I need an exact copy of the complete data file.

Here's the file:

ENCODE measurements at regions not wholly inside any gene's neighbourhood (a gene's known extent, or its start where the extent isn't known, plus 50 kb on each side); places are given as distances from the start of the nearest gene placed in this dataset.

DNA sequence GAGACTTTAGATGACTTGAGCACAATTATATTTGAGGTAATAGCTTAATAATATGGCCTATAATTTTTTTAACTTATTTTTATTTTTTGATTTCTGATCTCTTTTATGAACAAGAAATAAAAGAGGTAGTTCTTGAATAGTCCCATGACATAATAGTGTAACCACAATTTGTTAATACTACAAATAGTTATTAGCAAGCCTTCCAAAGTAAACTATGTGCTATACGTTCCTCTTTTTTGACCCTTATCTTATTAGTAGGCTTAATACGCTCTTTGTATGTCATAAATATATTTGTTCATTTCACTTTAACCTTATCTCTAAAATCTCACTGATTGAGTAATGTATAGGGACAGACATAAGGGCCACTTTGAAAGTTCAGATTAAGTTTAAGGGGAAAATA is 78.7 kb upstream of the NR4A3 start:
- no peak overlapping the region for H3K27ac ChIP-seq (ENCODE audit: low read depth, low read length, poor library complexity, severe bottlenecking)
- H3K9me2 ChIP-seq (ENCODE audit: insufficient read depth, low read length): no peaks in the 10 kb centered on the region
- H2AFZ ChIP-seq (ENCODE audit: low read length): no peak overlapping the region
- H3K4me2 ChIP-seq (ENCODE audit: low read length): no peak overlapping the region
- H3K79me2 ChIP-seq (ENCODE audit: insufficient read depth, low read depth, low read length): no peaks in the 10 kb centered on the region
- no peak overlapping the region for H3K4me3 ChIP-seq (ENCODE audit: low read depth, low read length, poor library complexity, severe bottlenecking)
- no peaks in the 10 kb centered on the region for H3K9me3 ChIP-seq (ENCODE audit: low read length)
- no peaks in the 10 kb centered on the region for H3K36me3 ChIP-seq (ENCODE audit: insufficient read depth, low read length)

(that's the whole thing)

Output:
ENCODE measurements at regions not wholly inside any gene's neighbourhood (a gene's known extent, or its start where the extent isn't known, plus 50 kb on each side); places are given as distances from the start of the nearest gene placed in this dataset.

DNA sequence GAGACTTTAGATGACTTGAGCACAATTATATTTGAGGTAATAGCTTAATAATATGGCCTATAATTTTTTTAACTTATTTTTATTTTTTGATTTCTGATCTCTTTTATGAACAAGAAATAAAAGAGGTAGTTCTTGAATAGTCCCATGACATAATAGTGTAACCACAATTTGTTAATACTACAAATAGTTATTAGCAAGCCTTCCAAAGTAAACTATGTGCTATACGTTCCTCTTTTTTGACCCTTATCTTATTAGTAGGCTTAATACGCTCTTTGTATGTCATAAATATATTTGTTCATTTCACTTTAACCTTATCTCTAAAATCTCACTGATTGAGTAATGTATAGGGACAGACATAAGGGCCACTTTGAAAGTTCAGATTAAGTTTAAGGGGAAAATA is 78.7 kb upstream of the NR4A3 start:
- no peak overlapping the region for H3K27ac ChIP-seq (ENCODE audit: low read depth, low read length, poor library complexity, severe bottlenecking)
- H3K9me2 ChIP-seq (ENCODE audit: insufficient read depth, low read length): no peaks in the 10 kb centered on the region
- H2AFZ ChIP-seq (ENCODE audit: low read length): no peak overlapping the region
- H3K4me2 ChIP-seq (ENCODE audit: low read length): no peak overlapping the region
- H3K79me2 ChIP-seq (ENCODE audit: insufficient read depth, low read depth, low read length): no peaks in the 10 kb centered on the region
- no peak overlapping the region for H3K4me3 ChIP-seq (ENCODE audit: low read depth, low read length, poor library complexity, severe bottlenecking)
- no peaks in the 10 kb centered on the region for H3K9me3 ChIP-seq (ENCODE audit: low read length)
- no peaks in the 10 kb centered on the region for H3K36me3 ChIP-seq (ENCODE audit: insufficient read depth, low read length)